I never count the hours I spend gardening, but as I grow older they are fewer and fewer. My aches and pains make gardening less pleasure, but at they same time they increase the joy of being out in the garden while reading, eating al fresco meals, and just enjoying life outdoors. There was a time when I could not sit still in my garden because I saw so many jobs needing doing. Now I ignore those jobs and enjoy all the good parts the abundant birds,butterflies, and dragonflies; the plants in bloom, and the shapes of things. Sometimes I spend a whole day in the garden but more often it is spent painting, drawing, or visiting with friends than gardening. Creating, changing, and reshaping the garden was once my passion. Now simplifying the garden, living in it, and loving it has become my passion.
How much time per week do you spend working at the business of gardening, such as consulting, reading, writing or talking about your gardening subject?
My work schedule varies, but in general I find that unless I purposely carve out time for vacations and days off or make a point of choosing a day to run errands or be with family, I more or less fill up all the days with work. At times when I get a large consultation job or while writing a book I may spend 8 or 10 hours a day even 14 hours at the job of garden communication. The only way for me to get a book finished is to pour myself into it night and day. Sometimes people ask me how do you find time for writing books? The answer is by neglecting everything else. Think of this: Giving a talk for a garden club or other group usually takes a whole day when you count loading the car, driving to the location, driving home, and unloading again. There is also the whole job of photography. It may take a week or more of 8- or 10-hour days to take the photos, categorize, arrange the slides, and write a handout. But once a slide show is created, it usually works for more than one audience. These jobs tend to be seasonal. Then there may be a gap. One needs to really love this work to keep on doing it.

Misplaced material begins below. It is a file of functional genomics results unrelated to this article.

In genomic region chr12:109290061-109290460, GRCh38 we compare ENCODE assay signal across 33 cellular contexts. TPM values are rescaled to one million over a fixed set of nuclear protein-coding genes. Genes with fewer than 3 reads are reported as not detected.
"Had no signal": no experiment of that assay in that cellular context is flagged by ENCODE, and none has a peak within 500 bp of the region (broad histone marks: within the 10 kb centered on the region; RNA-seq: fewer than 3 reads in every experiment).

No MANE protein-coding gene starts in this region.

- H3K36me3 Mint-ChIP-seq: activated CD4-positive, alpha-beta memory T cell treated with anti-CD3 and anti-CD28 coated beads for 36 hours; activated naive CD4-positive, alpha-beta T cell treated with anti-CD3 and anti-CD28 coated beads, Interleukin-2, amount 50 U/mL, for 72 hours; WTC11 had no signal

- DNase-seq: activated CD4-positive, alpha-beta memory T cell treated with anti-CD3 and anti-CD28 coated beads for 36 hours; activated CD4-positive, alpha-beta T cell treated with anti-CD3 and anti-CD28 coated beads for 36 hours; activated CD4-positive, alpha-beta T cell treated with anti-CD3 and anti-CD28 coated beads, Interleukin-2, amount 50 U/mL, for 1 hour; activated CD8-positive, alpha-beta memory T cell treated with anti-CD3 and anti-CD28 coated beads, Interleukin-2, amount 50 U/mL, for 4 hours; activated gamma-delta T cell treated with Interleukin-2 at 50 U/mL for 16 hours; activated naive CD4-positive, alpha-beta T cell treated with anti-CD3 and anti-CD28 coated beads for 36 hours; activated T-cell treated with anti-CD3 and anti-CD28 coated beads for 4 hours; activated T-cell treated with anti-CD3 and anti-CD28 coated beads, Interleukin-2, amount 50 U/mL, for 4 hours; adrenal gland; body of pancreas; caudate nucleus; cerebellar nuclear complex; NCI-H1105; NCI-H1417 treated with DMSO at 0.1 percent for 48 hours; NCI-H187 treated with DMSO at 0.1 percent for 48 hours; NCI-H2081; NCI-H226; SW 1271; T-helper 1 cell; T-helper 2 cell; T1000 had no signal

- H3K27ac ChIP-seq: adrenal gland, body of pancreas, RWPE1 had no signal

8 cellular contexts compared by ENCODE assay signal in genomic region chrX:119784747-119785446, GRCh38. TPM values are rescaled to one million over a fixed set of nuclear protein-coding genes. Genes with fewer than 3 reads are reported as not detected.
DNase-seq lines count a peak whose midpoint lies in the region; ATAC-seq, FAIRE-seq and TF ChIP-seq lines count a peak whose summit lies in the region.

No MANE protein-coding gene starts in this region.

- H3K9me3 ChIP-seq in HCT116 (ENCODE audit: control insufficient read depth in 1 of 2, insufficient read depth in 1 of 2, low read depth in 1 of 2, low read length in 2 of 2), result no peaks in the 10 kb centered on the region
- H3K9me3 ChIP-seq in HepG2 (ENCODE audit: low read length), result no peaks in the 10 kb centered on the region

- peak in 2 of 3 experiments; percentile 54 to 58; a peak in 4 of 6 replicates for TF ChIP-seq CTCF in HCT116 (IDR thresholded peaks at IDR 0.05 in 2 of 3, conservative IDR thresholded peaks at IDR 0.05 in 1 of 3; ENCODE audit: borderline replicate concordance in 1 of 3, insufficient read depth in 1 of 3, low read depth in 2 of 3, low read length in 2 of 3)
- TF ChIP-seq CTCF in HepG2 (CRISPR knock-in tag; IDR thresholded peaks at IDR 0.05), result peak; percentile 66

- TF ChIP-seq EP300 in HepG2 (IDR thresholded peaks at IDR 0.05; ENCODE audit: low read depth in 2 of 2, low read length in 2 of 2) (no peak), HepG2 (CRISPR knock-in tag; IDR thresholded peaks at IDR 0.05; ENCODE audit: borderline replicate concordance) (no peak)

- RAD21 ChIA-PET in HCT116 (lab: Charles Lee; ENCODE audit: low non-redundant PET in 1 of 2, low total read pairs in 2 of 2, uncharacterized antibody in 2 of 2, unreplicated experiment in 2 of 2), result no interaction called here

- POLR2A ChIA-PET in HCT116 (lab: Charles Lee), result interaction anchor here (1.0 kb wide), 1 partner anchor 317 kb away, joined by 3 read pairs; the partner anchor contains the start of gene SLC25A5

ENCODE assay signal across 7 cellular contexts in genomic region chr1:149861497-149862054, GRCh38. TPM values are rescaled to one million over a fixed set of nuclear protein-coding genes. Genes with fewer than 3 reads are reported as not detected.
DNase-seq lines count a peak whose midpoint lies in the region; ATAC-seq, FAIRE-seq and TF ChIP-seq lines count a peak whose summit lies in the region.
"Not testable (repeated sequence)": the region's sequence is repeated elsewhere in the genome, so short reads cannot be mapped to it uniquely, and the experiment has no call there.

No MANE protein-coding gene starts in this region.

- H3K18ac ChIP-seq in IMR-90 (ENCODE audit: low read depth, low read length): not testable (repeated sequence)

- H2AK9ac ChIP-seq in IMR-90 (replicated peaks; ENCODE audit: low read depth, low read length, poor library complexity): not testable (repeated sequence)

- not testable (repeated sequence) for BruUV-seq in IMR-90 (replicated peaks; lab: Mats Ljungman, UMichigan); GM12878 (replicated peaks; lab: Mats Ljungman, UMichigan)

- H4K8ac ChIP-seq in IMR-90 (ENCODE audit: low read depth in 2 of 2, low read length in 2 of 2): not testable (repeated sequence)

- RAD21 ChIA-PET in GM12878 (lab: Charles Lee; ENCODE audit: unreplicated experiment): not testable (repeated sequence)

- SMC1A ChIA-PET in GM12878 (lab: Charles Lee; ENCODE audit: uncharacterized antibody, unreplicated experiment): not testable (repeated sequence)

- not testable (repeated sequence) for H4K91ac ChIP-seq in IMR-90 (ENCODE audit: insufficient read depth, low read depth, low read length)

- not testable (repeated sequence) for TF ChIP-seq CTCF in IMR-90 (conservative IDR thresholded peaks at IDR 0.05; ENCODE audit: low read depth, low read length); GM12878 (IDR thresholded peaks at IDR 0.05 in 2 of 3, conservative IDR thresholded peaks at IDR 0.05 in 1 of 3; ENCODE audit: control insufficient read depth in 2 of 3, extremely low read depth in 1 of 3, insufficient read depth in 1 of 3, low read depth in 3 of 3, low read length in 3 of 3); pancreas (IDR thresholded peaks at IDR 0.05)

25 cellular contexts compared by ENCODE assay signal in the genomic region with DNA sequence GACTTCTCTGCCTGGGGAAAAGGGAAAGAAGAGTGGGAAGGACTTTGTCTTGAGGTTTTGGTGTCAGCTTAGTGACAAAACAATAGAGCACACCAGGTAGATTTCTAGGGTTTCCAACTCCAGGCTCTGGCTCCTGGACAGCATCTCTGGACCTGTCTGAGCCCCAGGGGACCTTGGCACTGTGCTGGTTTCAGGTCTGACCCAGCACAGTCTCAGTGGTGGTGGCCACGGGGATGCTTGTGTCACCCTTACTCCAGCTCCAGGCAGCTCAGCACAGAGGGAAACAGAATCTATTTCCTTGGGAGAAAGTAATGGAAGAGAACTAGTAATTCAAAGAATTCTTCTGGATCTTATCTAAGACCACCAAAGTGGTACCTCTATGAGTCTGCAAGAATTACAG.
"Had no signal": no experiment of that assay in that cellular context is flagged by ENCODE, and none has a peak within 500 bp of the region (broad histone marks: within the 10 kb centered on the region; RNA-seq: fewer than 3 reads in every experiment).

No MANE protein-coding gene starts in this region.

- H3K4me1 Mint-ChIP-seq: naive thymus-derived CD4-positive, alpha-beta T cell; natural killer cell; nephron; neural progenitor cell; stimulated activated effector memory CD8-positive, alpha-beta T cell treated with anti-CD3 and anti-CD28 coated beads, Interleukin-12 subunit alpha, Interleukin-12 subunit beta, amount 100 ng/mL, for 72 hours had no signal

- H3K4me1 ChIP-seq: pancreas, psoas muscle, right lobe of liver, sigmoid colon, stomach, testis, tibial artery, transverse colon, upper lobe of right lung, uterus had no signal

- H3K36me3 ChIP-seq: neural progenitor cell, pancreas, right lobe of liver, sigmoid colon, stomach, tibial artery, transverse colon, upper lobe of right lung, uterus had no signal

What gardening or horticultural clubs, societies, or organizations (or any other interest) do you belong to?
The Del Mar Garden Club, The San Diego Horticultural Society, The San Diego Floral Society, The Master Gardeners of San Diego (Honorary Member), The American Horticultural Society, The Garden Writers of America, The Larabee Society of Quail Gardens, the Plein Air Painters of Southern California, and others.
What other biographical information would you like to share?
What do you like most about gardening?
The beauty and the atmosphere of a truly romantic garden is what I like best. When I was young I loved the creativity of gardening. What gave me the most joy was the excitement of creation and the vision in my head that I was always reaching to attain. Now that I've reached a different stage of life, I'm just there in the garden and loving it the way it is. This seems to be a deeper joy because the beauty I am enjoying is here and now, rather than a passionate yearning for something out there that I might never reach.
What do you dislike most about gardening?
When the irrigation system breaks down or springs a leak, water is running onto the street or simply down into the ground, and I have to find someone to come fix it.
What individual has influenced your gardening interest the most? How?